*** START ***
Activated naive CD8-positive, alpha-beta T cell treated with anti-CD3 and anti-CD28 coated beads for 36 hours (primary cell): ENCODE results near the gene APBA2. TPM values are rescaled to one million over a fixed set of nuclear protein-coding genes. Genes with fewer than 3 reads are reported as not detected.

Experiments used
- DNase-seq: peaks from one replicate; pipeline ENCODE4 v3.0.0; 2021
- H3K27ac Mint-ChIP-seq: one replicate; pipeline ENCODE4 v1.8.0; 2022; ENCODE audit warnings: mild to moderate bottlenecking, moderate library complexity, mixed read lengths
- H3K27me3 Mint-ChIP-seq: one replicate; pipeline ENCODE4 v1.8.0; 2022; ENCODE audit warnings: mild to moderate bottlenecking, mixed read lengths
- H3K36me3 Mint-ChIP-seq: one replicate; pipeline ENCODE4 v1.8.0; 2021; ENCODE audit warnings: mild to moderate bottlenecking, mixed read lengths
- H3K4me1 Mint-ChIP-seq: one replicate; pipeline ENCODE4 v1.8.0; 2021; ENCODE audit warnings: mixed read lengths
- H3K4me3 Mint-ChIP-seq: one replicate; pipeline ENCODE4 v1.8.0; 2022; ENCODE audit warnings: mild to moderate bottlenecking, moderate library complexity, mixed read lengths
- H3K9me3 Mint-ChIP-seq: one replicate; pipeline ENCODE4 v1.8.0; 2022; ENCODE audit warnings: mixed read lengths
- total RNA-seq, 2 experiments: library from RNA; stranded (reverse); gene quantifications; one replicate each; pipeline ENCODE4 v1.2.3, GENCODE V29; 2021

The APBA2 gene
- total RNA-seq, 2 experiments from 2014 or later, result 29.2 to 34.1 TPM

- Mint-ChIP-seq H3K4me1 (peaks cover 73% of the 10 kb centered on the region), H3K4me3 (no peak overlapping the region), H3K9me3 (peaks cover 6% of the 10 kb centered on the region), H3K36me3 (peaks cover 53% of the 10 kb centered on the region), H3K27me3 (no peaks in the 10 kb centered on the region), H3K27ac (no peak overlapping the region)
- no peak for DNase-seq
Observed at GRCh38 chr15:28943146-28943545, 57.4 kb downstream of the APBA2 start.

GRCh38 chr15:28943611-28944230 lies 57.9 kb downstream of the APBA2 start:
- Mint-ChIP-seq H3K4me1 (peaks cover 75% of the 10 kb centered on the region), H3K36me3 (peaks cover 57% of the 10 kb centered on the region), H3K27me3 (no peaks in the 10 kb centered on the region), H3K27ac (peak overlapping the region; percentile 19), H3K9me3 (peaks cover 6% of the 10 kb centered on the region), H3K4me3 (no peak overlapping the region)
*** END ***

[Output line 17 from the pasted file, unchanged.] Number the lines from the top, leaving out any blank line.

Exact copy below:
- Mint-ChIP-seq H3K4me1 (peaks cover 75% of the 10 kb centered on the region), H3K36me3 (peaks cover 57% of the 10 kb centered on the region), H3K27me3 (no peaks in the 10 kb centered on the region), H3K27ac (peak overlapping the region; percentile 19), H3K9me3 (peaks cover 6% of the 10 kb centered on the region), H3K4me3 (no peak overlapping the region)